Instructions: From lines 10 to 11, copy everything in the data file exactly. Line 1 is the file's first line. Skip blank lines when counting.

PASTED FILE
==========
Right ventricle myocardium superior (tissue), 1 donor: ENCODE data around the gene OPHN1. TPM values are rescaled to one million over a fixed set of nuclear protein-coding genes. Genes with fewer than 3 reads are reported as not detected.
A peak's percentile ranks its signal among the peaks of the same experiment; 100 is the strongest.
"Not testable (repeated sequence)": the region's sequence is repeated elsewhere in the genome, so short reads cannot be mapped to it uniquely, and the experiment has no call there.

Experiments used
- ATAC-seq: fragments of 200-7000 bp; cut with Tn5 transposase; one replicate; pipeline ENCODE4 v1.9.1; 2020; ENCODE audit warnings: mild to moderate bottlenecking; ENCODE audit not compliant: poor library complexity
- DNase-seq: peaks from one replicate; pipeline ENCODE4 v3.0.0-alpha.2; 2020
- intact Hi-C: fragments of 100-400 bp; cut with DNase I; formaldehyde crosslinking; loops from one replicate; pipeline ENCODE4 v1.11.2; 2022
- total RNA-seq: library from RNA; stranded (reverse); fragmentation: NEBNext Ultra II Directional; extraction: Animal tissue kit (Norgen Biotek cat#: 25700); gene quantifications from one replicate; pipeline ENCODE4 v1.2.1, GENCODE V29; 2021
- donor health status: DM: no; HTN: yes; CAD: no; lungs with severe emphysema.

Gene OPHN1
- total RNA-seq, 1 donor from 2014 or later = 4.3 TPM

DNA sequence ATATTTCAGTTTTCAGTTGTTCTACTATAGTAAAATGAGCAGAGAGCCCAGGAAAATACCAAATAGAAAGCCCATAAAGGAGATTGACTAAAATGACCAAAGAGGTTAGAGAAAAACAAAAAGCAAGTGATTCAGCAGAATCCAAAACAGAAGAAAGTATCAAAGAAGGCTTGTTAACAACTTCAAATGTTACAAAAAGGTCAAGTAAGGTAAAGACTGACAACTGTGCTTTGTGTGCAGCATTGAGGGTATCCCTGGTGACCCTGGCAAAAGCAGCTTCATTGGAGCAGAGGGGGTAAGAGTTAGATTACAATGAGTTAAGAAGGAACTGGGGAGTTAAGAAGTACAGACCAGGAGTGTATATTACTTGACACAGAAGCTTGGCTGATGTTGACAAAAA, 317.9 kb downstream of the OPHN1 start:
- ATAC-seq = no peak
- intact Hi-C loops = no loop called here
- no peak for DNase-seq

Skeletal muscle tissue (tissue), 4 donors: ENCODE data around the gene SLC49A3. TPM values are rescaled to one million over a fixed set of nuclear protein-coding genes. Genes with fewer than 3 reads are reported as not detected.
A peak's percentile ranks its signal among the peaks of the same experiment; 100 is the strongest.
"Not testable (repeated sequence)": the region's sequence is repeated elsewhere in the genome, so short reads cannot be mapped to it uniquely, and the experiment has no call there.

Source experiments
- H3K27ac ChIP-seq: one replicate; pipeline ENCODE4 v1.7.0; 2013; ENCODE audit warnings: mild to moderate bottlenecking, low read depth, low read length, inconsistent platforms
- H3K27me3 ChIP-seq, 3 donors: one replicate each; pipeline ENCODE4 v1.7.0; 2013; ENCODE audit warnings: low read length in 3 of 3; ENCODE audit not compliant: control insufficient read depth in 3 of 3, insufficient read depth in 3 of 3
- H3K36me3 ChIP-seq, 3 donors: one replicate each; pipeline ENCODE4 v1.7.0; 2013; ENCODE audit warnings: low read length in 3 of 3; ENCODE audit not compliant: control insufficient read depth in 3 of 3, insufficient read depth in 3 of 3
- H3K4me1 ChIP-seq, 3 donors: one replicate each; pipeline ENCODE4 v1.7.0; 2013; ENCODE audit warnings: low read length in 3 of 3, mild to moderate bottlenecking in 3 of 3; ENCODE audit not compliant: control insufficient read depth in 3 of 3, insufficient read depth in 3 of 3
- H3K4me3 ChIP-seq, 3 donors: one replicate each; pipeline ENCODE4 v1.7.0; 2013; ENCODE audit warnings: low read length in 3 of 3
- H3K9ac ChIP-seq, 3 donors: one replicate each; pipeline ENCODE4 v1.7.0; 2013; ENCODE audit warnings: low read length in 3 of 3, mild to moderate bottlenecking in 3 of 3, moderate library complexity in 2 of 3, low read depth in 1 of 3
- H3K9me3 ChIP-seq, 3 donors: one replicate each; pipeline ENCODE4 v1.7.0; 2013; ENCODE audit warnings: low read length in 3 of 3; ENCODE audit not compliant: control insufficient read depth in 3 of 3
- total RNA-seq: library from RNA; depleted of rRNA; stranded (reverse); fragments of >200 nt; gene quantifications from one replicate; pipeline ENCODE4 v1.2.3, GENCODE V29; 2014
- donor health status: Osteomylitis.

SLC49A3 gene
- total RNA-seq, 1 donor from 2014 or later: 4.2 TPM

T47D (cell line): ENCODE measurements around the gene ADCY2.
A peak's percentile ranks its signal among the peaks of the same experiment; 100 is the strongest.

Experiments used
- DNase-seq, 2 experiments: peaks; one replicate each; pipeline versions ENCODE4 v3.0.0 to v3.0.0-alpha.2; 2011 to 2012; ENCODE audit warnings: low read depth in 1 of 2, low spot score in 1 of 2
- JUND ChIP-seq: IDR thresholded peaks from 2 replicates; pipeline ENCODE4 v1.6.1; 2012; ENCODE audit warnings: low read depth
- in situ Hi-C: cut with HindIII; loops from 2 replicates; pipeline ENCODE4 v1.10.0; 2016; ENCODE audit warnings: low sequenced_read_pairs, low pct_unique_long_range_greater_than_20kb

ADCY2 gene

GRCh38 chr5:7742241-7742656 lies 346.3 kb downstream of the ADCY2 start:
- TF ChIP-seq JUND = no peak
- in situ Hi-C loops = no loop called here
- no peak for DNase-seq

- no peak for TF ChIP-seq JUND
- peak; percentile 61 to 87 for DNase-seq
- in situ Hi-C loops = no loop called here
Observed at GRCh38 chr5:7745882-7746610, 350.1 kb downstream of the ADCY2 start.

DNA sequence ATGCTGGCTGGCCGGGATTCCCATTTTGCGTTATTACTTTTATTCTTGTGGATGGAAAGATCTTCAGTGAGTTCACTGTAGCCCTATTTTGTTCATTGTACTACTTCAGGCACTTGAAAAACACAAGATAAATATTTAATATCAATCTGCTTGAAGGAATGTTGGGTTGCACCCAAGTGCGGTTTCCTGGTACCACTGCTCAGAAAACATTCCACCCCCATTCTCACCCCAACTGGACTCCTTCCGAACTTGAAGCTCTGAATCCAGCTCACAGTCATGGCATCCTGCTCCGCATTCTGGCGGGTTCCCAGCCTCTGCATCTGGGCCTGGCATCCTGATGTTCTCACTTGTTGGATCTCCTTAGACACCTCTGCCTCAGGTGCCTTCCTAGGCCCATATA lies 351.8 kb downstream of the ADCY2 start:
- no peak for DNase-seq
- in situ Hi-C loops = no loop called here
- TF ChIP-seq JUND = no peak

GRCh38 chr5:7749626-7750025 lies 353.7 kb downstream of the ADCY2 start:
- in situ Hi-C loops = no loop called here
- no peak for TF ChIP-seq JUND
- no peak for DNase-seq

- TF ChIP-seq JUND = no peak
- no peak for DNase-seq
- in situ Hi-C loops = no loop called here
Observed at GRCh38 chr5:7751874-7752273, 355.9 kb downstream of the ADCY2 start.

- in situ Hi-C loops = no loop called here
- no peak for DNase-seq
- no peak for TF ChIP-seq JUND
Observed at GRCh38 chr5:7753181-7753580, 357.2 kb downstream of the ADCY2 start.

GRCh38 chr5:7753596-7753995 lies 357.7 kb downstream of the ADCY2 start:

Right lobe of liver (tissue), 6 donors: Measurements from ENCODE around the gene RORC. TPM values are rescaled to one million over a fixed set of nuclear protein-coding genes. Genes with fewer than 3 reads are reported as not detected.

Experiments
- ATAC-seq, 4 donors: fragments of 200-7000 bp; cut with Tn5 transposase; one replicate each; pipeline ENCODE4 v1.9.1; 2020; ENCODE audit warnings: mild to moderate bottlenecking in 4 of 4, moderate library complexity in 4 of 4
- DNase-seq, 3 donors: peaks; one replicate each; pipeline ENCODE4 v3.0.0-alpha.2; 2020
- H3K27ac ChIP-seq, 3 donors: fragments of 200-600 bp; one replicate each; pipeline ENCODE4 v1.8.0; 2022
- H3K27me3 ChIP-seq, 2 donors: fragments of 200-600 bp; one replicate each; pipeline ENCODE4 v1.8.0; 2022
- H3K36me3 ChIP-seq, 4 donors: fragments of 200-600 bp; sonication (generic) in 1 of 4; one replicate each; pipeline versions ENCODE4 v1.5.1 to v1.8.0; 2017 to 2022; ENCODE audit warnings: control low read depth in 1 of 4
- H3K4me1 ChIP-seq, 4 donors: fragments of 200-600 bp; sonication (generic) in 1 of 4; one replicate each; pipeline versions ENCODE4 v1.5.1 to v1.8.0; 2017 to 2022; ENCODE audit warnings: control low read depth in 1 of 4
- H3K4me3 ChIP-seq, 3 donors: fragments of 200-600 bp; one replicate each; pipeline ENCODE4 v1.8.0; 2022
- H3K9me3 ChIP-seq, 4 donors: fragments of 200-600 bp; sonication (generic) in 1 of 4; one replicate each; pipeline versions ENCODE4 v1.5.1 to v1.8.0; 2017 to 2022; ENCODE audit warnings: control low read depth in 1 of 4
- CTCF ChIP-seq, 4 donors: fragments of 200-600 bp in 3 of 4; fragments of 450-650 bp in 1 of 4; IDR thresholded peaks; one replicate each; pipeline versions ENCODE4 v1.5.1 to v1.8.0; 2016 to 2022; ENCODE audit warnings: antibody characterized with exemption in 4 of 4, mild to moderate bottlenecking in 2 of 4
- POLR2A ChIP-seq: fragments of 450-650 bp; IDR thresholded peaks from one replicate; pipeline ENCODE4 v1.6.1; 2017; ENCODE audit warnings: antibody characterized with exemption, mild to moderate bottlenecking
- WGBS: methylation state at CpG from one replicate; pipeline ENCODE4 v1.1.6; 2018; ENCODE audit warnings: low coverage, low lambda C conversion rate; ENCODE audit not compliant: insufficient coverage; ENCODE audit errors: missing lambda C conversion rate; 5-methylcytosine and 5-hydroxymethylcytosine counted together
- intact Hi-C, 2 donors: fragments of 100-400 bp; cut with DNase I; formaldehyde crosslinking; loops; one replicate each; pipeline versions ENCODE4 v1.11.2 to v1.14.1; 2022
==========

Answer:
Gene OPHN1
- total RNA-seq, 1 donor from 2014 or later = 4.3 TPM